Book Review: The Sweetness at the Bottom of the Pie
It’s that time of the month when I share my monthly book review!
I was looking back on previous book reviews & discovered a pattern… I’ve been falling a little bit behind since The Little Paris Bookshop– oops! Despite the fact that I would have loved for this review to be published at the end of May or even June 1st, at the latest. Unfortunately life does not always work out accordingly to our plans.
“The hook: Lemony Snicket meets Sherlock Holmes. Eleven-year-old Flavia de Luce may be close in age to Nancy Drew, but she’s way too wicked to invite comparisons to that goody-two-shoes. Flavia’s flaw: The child has a genius for any kind of chemistry but poison is her “particular passion,” and she’s not above putting that knowledge to use in, say, a poison-ivy-laced lipstick that‘ll put a pucker in her sister s pout. The verdict: Campy and clever, Sweetness is a highly original entry in the crowded mystery genre.” -—Fort Worth Star-Telegram
For May I read The Sweetness at the Bottom of the Pie by Alan Bradley. I must admit, I don’t know how I found this book. Knowing me I probably was skimming the shelves at Barnes & Noble years, upon years ago & bought this book solely on the cover. The cover is pretty cool & I can definitely be biased when it covers to book covers. I know the old saying goes, you should never judge a book by its cover, but sometimes I do!
Alan Bradley is a mystery writer who is most known for his Flavia de Luce series, which began with The Sweetness at the Bottom of the Pie. I must admit, I didn’t realize this book was part of series until after I read it. I know have discovered that the Flavia de Luce series holds 9, maybe 10 books with more potentially on the way! Alan Bradley has received high acclaim, including: The Dilys Award, Macavity Awards for Best First Mystery Novel, & the CWA Debut Dagger.
Okay, enough of all that background lets dig into the novel!
The story is set in the English countryside during the 1950’s. The main character, Flavia de Luce is an eleven year old girl who narrates. Before I go any further I want to mention that I LOVE books written from different perspectives (a child, an animal, etc) Flavia is quite the character! She’s incredibly smart, loves chemistry, isn’t too fond of her two older sisters, never knew her mother who died young, & loves to get into trouble. After an unusual “gift” (a dead bird with a postage stamp stuck to its beak) is left on the doorsteps of the de Luce household one day, mysterious events begin to unfold leaving Flavia as the detective!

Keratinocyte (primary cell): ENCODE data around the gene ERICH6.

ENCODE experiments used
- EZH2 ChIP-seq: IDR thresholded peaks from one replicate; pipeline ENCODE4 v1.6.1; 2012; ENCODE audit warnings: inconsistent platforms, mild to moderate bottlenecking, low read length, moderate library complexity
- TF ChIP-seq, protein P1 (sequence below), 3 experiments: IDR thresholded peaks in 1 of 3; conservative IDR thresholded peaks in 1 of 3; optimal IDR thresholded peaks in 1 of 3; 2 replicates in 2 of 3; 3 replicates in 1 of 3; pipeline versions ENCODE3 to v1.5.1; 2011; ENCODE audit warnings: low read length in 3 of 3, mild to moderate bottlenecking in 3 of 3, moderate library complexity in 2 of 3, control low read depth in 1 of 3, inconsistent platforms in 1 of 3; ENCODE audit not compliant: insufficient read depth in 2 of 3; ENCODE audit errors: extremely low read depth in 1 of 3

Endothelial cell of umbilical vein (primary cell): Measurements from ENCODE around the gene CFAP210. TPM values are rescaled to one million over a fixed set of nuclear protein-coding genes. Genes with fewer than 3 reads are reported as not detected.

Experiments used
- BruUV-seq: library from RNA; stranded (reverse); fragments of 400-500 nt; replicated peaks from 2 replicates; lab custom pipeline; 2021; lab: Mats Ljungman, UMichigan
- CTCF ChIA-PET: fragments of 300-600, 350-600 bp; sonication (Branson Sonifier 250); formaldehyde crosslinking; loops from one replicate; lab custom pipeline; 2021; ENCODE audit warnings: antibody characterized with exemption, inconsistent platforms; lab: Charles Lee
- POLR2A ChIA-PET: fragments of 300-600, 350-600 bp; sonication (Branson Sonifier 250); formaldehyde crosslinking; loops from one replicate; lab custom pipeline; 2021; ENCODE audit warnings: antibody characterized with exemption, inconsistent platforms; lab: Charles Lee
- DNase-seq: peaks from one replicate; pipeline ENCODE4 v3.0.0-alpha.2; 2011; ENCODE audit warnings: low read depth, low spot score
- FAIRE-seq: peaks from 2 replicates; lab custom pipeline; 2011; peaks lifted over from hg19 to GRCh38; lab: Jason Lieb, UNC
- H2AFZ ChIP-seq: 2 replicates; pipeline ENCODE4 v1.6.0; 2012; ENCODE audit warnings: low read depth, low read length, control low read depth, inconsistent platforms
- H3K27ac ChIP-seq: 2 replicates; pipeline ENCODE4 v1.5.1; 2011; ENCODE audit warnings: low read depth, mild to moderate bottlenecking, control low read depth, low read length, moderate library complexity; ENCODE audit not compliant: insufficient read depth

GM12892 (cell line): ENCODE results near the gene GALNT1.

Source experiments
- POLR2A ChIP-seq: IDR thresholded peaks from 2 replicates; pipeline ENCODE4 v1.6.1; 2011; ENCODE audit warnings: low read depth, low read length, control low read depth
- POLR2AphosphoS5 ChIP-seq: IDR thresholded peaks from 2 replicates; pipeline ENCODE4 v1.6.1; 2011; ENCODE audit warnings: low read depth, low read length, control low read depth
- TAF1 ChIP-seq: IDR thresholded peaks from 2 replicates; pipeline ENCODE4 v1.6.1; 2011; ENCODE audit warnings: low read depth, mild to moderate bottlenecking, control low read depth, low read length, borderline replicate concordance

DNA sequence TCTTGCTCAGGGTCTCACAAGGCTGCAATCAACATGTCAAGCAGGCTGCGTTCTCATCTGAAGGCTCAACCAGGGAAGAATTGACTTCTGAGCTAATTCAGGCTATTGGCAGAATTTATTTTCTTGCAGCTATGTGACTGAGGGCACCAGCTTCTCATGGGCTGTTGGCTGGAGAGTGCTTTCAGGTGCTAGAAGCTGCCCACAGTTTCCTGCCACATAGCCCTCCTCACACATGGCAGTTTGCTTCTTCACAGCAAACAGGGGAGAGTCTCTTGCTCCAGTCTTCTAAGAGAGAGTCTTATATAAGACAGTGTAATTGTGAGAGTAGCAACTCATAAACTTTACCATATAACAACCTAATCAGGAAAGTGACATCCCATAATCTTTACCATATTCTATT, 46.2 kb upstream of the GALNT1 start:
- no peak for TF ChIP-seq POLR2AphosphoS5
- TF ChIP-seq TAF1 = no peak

“A wonderfully written, engaging novel…. It’s rare that a book of which I feel quite passionately enraptured crosses my desk, and this is one of those special books that fully deserves five stars. The plot is well-paced, the dialogue is thoughtful and succinct, and being inside the head of Flavia de Luce is delightful. Her wry, dry humour and resigned frustration with the adult world are seriously entertaining…. I loved her to bits.” —OHbaby Magazine, New Zealand
This book has so much going for it–
cute & quirky characters & storylines, a bit of mystery, a bit of suspense, historical elements, and more!
In terms of characters: Flavia is quite the little girl & Bradley does a good job of describing her personality. Her father is a bit reclusive, but some development is given throughout the book. Unfortunately her older sisters are very one dimensional, if even that at all. I wish Bradley had put a little more effort into the sisters because I feel there was a lot her could work with. Dagger as well is a very interesting character whom I wanted to learn more about. I won’t go into all the various characters, but overall I felt like Bradley did a good job of setting up most of the characters (minus a few) however he fell a little short in the development & descriptions of the characters evenly.
Onto the storyline: I did enjoy the story a lot. I thought it was unique, held my interest, & kept me on my toes. However, there were moments when it felt like the story was dragging on or the plot was becoming a bit convoluted & unrealistic. I will say overall the story did not feel very realistic, nor did the main character that much. However, unlike other reviews I read on the internet, that didn’t bother me. I suppose I wasn’t expecting a super realistic story, it was more meant to be entertaining & a bit magical in a sense. This is a Sherlock Holmes-esque tale after-all, & while I LOVE, LOVE, LOVE Sherlock there are many times when the plot, the character, etc. just is too much for my mind to wrap around, but that’s what I enjoy about it.
“Sure in its story, pace and voice, The Sweetness at the Bottom of the Pie deliciously mixes all the ingredients of great storytelling. The kind of novel you can pass on to any reader knowing their pleasure is assured.” — Andrew Pyper, author of The Killing Circle
This is Bradley’s first novel & I think it was fantastic! While some areas could have used a little improvement overall I would highly recommend this novel to anyone who is looking for a cute whodunnit– sometimes I stick away from murder mystery type novels because I am a total wuss when it comes to scary stuff. However, this book had just the right amount of mystery & suspense without being too much for me to handle when I’m reading late a night. Also, if you do enjoy this book, Bradley has a whole series now for you to indulge after finishing The Sweetness at the Bottom of the Pie. For me, I’ll be visiting the library or bookstore soon to pick up a couple of the books in the series!
Cheers & stay chic!